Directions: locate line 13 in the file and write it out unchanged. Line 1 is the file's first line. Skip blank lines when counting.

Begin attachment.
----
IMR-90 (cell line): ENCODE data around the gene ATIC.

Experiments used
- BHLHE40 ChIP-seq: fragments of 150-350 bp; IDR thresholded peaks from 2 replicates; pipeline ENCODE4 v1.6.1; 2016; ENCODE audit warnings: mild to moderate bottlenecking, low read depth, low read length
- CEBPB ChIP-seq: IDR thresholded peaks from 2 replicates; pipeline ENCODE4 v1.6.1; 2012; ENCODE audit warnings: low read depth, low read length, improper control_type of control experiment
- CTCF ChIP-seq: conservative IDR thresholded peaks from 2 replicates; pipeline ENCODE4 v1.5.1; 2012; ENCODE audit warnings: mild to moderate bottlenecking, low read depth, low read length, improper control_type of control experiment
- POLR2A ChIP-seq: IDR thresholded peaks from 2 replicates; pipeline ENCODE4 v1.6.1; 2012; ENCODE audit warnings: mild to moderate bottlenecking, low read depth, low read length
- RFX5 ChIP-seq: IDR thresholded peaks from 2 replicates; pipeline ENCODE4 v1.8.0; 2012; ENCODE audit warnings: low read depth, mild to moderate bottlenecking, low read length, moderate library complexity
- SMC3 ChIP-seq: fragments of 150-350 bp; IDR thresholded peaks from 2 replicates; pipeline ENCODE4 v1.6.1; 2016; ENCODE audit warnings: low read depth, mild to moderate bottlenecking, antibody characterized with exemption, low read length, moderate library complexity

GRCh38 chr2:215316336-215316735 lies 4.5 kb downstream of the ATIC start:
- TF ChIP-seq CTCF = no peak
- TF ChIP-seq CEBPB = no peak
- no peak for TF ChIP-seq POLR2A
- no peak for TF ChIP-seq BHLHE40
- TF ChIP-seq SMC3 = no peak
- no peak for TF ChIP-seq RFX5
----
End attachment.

- no peak for TF ChIP-seq BHLHE40